I am an Assistant Professor at Marshall University. I am proud to be a speech-language pathologist because I love helping students develop into outstanding professionals. The biggest challenge I face as an SLP is helping to ensure that future clinicians are well-prepared to work within the entire scope of practice and 'at the top of their license.'
I am proud to be a speech-language pathologist because I get to open up so many doors with the introduction or expansion of language/communicative abilities. It is an honor to have the skill set to work in this field. The biggest challenges I face as a speech-language pathologist is lack of reimbursement from insurances, the reduction of pay as a professional, and the overstepping of ABA therapy in our field. It has been told to me that ABA is better than speech therapy for both feeding and communication by their therapists. That, even though I have a degree is communication, that I 'don’t know what communication is' and that I 'need to learn from ABA'. This is a continual issue that needs to be addressed. We need ASHA to fight for us and our treating rights as SLPs, not sit back and let others do our work. Or think they can do our work. Virginia is a great example. They wish to allow those without a masters degree or even a specific CSD degree to provide services. This is not allowable and it is hard to conintually practice without seeing a governing body fight for SLPs.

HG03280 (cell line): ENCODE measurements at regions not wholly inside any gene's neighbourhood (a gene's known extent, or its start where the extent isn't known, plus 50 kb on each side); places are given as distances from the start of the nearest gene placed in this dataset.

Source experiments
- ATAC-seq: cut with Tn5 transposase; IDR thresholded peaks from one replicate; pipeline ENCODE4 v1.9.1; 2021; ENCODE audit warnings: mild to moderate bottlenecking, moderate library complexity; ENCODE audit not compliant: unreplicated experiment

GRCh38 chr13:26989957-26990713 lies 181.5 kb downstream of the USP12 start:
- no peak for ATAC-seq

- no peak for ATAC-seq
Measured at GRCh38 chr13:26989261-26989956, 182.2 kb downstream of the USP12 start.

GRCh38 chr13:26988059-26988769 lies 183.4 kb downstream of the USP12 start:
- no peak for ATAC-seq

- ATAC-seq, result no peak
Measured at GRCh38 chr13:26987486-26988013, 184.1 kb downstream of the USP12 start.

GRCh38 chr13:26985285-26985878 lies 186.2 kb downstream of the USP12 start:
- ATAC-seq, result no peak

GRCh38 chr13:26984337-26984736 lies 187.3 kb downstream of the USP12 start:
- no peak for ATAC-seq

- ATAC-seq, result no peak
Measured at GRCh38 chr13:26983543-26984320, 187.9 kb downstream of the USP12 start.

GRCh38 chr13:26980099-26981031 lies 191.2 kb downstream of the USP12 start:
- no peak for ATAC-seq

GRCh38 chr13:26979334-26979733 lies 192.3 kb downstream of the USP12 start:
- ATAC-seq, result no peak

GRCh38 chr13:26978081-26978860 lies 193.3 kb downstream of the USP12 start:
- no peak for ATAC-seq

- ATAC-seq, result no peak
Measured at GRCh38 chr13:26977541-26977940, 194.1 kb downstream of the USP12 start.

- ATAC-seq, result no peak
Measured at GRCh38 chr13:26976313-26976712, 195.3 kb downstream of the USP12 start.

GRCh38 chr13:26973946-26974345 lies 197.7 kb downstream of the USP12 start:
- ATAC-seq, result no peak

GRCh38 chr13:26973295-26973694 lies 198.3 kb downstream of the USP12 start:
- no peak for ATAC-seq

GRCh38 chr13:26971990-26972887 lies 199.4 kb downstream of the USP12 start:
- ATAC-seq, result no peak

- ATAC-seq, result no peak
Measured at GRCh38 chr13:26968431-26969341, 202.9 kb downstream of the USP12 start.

I am proud to be a speech-language pathologist because I provide a valuable service to people of all ages and make a marked difference in their lives. The biggest challenge I face as a speech-language pathologist is unmanageable caseloads in the schools. So much time is taken up by paperwork (documentation, writing IEPs, eval reports, and progress notes, Medicaid billing) and meetings, students don't get the personalized attention and therapy that they need and deserve.
Although I am now retired, I am very proud of my career as an SLP because I know that I have helped thousands of students to improve their speech and language skills, making a real difference in their lives. The biggest challenge for me as a school SLP was caseload size. In PA the cap is 65 students, and I often had that many or more. It is not possible to be as effective with that large a caseload. I know that when my caseloads were smaller, I had more time to individualize for my students to help them to meet their goals faster.